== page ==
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12.12.11 – Professor Emeritus George Baird receives the Topaz Medallion for Excellence in Architectural Education

Professor Emeritus George Baird, former dean of the John H. Daniels Faculty of Architecture, Landscape, and Design, has been awarded the Topaz Medallion for Excellence in Architectural Education by the American Institute of Architects and the Association of Collegiate Schools of Architecture.

The prestigious medallion honours an individual who has been intensely involved in architecture education for more than a decade and whose teaching has influenced a broad range of students. The Association of Collegiate Schools of Architecture (ACSA) and the American Institute of Architecture (AIA) award the medallion jointly.

The nomination process for the Topaz Medalllion requires letters of support from prominent figures in education and practice. Baird's nomination was supported by many luminaries across the generations, including four nomination letters from Daniels faculty members. 

Baird is often credited with having helped a new generation of architects find a place at the intersection of architectural form and urban function. He did this by engaging disciplines beyond architecture and fearlessly exploring the political implications of city-making to articulate architects’ social responsibilities, said the AIA’s award announcement. The AIA noted that Baird’s deep influence is evident in cities such as Toronto and Vancouver, but also through his prolific writing career and the many students inspired by his example who have gone on to teach and practice.

“Many of us have known for many years what a remarkable thinker and dedicated educator he is, but it gratifying to see him continue to be recognized at the highest levels,” said Professor Richard Sommer. “We look forward to celebrating George and this great honour in the New Year.”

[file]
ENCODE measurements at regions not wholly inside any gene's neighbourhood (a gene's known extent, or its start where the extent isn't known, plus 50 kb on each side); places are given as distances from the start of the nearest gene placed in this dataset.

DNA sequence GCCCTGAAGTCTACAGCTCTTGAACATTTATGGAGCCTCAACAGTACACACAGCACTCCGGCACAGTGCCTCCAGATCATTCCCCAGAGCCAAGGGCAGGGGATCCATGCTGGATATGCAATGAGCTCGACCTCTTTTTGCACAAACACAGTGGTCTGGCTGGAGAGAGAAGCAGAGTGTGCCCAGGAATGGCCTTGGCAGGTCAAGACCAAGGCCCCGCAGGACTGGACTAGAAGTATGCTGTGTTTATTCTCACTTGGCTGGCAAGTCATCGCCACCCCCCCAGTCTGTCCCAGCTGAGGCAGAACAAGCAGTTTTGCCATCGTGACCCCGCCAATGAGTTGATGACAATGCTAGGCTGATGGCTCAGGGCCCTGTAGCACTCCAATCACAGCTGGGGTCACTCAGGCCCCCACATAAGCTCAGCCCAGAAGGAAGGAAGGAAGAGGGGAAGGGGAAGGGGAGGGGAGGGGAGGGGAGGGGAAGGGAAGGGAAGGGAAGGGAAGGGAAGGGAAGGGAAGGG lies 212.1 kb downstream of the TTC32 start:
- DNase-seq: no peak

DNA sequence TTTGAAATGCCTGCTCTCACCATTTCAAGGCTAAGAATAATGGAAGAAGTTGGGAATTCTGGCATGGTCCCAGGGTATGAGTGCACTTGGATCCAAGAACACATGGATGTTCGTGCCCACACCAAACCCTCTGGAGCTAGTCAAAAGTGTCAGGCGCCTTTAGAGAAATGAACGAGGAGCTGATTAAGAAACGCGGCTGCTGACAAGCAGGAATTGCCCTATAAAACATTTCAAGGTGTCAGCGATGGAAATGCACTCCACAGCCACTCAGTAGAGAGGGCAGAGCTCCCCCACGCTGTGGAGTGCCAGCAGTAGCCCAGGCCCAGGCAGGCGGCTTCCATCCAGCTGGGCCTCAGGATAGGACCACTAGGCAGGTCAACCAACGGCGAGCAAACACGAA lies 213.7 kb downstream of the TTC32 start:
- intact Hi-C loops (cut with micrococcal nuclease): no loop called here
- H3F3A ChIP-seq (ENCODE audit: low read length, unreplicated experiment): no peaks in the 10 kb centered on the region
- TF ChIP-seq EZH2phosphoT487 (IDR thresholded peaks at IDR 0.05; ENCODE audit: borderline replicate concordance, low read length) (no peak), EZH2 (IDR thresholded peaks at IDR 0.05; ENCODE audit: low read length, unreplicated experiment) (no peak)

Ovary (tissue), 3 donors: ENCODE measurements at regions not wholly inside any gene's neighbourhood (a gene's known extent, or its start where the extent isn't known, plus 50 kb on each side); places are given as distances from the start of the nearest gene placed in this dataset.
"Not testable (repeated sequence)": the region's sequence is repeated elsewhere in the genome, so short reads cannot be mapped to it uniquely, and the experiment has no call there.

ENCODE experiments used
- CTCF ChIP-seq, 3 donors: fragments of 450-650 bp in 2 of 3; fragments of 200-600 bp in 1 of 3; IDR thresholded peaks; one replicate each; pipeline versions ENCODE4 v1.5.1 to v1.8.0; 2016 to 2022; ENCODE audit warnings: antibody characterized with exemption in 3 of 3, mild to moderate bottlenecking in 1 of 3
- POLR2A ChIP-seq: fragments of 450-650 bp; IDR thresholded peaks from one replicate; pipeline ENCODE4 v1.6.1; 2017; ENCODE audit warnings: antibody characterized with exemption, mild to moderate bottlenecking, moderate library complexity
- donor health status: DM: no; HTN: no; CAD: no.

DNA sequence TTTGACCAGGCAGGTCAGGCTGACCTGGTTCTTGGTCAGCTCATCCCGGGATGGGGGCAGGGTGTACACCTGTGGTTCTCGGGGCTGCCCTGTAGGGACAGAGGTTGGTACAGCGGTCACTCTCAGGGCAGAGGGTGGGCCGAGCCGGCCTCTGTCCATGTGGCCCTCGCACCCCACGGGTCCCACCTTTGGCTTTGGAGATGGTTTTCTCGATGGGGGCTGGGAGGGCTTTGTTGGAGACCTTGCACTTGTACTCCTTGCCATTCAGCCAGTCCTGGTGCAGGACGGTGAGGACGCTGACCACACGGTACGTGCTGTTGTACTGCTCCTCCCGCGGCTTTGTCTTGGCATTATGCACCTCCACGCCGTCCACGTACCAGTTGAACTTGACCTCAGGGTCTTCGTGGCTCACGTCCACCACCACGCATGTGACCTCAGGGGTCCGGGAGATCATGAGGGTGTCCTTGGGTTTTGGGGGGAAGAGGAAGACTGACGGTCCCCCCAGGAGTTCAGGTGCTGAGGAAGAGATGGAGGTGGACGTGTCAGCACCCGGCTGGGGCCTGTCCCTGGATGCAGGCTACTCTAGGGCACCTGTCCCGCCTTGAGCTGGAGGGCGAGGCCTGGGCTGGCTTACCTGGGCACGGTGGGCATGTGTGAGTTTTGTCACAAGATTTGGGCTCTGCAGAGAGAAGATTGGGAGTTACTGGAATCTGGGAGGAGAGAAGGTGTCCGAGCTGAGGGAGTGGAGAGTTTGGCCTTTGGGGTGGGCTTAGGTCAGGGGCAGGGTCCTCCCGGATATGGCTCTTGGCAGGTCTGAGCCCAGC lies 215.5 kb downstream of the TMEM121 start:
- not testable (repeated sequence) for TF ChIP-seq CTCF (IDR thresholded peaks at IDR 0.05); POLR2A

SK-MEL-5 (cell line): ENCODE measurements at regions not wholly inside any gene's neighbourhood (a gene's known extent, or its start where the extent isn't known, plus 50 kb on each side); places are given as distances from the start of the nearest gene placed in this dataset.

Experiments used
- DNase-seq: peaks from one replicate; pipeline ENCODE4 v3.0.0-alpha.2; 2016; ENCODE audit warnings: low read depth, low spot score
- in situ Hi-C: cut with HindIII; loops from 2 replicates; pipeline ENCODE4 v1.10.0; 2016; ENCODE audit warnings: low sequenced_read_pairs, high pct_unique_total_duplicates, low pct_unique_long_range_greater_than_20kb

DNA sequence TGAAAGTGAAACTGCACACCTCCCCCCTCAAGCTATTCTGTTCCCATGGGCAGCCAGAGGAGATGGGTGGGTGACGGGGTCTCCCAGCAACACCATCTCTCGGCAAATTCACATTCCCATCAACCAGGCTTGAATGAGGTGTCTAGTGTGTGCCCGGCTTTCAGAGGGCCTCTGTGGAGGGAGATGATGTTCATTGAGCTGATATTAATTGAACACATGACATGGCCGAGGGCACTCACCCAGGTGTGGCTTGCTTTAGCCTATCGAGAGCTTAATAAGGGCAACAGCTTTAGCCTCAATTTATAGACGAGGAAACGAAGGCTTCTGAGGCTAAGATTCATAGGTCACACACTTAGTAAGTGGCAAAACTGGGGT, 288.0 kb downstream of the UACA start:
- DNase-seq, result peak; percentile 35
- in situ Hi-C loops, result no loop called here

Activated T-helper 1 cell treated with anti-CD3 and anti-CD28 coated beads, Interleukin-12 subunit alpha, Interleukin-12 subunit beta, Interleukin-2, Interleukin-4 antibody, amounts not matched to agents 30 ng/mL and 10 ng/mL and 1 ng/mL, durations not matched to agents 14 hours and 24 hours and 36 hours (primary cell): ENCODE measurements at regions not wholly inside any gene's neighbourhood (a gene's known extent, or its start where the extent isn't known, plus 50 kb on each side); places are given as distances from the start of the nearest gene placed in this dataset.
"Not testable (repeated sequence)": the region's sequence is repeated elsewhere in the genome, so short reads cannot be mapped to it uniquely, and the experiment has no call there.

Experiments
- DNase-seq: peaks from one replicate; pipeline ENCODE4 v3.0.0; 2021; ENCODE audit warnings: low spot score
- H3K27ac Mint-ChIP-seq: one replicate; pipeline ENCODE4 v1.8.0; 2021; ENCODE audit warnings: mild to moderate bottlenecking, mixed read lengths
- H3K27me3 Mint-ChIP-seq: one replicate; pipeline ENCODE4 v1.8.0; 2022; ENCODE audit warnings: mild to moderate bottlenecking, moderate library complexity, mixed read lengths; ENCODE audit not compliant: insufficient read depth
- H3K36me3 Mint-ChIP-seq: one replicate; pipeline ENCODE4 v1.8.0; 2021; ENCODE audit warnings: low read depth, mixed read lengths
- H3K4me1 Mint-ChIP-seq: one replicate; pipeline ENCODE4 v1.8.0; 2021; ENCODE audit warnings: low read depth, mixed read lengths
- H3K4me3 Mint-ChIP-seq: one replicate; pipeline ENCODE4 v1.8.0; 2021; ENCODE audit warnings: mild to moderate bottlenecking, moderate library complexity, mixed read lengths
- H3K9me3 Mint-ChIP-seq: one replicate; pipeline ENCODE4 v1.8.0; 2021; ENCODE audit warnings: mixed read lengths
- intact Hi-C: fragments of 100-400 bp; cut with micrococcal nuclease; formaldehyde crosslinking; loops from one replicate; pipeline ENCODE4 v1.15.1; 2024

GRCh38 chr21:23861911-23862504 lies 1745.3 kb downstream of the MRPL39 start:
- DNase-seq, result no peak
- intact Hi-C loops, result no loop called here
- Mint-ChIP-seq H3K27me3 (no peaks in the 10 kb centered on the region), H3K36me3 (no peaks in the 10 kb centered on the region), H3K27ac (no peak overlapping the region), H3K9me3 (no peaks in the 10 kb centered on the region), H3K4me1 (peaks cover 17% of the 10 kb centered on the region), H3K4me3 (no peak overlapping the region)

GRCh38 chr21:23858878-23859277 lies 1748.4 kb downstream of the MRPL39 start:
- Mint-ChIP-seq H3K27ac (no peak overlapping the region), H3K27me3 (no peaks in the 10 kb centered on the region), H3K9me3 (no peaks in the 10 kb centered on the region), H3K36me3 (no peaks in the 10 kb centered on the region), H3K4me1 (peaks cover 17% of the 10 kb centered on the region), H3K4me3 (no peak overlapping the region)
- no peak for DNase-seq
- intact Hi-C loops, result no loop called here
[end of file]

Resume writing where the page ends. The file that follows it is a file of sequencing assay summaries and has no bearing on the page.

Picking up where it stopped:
The Daniels Faculty will mount an exhibition of Baird’s work at the Eric Arthur Gallery in March and host a symposium March 9-10 entitled, George Baird: A Question of Influence. The keynote to the symposium will feature a conversation between Baird and Kenneth Frampton, moderated by K. Michael Hays.

A partner in Baird Sampson Neuert Architects,  Baird earned his architecture degree from the University of Toronto in 1962. He conducted postgraduate research at University College in London, England, where he worked closely with architectural critic Charles Jencks who joined him in editing Baird’s first book, Meaning in Architecture. 

Upon his 1967 return to Toronto, he joined the faculty at the University of Toronto and remained there until 1993 when he joined the faculty of the Harvard University Graduate School of Design. At Harvard, he taught design studio and architectural theory and served as director of master’s degree programs until 2004, when he returned to the University of Toronto to become dean of the John H. Daniels Faculty of Architecture, Landscape, and Design. Before stepping down in 2009, Baird helped establish the Cities Centre, a multidisciplinary research institute that encourages the study of cities and a wide range of urban policy issues both in Canada and abroad.

Baird’s firm was founded in Toronto in 1972 and earned the Royal Architectural Institute of Canada Architectural Firm Award in 2007. Among the firm’s notable projects are Cloud Gardens Park in Toronto; Thomas L. Wells Public School in Toronto, the first LEED certified public school in Canada; the Old Post Office Plaza in St. Louis, and the Mission 2050 Research Centre, a cutting-edge agricultural research center at the University of Guelph.

The respected architect and educator received the Gold Medal from the Royal Architectural Institute of Canada in 2010. His newest honour, the Topaz Medallion, will be awarded in March at the Association of Collegiate Schools of Architecture convention to be held in Boston, March 1-3, 2012. He will also be recognized at the AIA convention in May.